There’s nothing like sitting in absolute silence, only to have it shattered by what sounded like female cats fighting over the last catnip toy on the planet.
I had been sitting on the couch (when am I not sitting on the couch?) reading all about Miss Peregrine’s Home for Peculiar Children, when Gaby and Kennedy, who had, up until that point been playing nicely together, decided to get into a heated argument. By the sounds of it, I half expected to walk into their bedroom and find each girl circling the other, marking off their respective territory. Instead, right as I was about to round the corner into their room, Gaby let out the most pathetic wail I have ever heard.
I walked into their bedroom and Kennedy, the two year old, is standing there with her hands behind her back, while Gaby, the eight year old, is clutching something bluish-green in one hand, and something with a lot of hair, in the other.
It turns out it was Helena (the mermaid doll pictured below), who had met a rather King-Solomon’ish end. Kennedy and Gaby decided at the exact moment that they both wanted to play with Helena and neither girl was going to give up her “half” of the doll. A tug o’ war ensued and poor Helena lost her head!
It doesn’t matter that Gaby has no less than seven or so of those dolls and I’m pretty sure at least three of them are Helena’s identical triplet sisters, but Gaby is nonetheless bereft. OK, “bereft” might be putting it lightly. She’s pretty upset and is now demanding, in that really special way that 8-going-on-15 year old’s have, that I now paint a line down the center of their room and “Make Kennedy stay on her side and never ever ever, not ever again, touch a single one of . . .” Gaby’s toys. Except for the ones Gaby already gave her. And maybe the magnet dolls. And the Barbies in the blue box, but not the Barbies in the pink box. And the puzzles. Kennedy can play with the puzzles. And the dress up toys, those are totally OK too, but Kennedy can’t ever touch anything else, which leaves a handful of things off-limits. So I told Gaby that I’d glue the head back on, but Helena would forever be frozen that way. Gaby said she was cool with that, but not before she turned around and looked at me, and with a really sly grin, said;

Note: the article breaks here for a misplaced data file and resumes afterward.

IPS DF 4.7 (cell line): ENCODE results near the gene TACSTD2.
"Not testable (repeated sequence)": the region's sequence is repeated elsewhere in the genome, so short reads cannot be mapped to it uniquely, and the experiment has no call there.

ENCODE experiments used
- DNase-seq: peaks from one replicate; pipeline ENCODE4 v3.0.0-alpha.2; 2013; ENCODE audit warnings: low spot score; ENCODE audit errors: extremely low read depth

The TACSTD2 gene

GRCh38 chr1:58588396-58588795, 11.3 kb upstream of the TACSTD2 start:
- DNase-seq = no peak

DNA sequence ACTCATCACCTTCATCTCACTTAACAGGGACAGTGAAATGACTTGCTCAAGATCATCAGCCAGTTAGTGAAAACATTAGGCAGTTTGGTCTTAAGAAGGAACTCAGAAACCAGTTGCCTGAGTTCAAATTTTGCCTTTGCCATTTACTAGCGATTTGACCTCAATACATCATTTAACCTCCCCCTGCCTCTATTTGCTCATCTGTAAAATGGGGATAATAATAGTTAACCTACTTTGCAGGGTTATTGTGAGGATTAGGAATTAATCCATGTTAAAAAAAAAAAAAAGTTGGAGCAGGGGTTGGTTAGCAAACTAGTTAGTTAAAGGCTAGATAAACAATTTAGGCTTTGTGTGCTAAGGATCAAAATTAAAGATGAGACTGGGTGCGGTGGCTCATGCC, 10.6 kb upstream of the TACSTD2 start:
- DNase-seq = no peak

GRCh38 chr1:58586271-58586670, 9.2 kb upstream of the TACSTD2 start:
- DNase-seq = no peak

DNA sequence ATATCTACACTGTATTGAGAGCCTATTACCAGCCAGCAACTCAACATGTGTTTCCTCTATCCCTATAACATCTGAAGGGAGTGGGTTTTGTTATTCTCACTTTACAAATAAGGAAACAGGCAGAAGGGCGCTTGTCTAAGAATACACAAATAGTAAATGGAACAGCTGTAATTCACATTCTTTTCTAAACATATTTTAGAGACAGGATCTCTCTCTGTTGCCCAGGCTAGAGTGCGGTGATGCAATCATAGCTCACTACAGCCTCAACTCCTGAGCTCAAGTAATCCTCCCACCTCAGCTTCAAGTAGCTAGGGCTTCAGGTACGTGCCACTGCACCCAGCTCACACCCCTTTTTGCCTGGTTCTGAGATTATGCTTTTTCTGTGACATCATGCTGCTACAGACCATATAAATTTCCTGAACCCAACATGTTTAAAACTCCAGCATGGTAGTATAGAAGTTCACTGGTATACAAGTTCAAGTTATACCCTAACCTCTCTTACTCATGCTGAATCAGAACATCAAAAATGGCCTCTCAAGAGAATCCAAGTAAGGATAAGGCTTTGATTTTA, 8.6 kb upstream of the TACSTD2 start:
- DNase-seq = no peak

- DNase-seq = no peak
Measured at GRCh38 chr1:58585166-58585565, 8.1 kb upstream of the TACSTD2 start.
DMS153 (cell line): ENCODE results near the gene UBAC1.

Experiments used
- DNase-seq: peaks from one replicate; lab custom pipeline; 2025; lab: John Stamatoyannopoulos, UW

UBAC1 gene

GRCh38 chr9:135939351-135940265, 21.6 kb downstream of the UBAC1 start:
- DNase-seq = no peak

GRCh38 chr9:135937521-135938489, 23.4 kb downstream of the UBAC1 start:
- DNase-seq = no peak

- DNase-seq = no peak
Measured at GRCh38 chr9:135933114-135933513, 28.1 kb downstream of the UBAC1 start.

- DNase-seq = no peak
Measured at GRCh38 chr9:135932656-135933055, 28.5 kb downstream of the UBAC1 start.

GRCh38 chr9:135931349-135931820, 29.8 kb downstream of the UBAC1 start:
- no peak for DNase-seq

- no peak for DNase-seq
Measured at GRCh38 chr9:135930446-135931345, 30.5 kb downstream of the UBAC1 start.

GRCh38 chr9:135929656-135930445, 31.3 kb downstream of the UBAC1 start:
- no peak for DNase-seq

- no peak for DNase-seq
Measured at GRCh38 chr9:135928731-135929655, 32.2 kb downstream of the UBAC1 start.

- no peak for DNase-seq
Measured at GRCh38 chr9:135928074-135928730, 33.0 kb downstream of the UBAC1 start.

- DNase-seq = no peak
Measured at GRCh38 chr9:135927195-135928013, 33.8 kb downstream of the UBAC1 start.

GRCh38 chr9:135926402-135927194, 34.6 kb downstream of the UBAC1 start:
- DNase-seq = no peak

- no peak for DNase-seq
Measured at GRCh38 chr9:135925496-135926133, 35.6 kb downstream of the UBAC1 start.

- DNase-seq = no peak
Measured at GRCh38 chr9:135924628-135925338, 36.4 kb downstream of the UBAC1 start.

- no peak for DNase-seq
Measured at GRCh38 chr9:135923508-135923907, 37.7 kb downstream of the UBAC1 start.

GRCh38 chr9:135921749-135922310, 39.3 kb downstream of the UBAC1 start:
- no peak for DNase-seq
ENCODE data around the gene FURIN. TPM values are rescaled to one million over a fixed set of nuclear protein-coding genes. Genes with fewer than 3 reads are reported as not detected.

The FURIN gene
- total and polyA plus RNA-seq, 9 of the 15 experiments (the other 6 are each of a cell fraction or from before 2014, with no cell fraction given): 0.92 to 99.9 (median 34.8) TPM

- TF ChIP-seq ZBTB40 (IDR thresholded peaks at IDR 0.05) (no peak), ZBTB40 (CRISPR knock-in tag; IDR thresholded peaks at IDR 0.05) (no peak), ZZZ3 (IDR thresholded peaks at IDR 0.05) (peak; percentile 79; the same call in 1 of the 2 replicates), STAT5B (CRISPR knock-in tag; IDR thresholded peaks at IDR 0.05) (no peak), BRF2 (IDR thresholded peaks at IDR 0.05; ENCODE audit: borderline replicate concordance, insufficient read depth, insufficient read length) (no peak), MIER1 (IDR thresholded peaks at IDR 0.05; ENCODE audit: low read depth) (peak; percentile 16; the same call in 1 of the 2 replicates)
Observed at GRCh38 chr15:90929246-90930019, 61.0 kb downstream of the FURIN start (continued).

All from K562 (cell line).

“Mom, just be sure you don’t Super Glue yourself to my doll!“
It seems even my eight year old knows about my history with Super Glue. However, I’ll have you know I have managed to successfully keep from gluing myself to anything for the last several years!
I’m pretty confident that I can fix Helena and not end up in the ER having a doll head/body professionally removed from my hand. I’ve come a long way since those days, so you guys can just stop worrying! Actually, I’m more confident in my ability to repair Helena than I am in negotiating a detente between the girls when it comes to this business of insisting I paint a line down the middle of the bedroom. We all know how that two year olds pretty much scoff at things like that. Yep, pretty sure I’m gonna have much better luck with the Super Glue!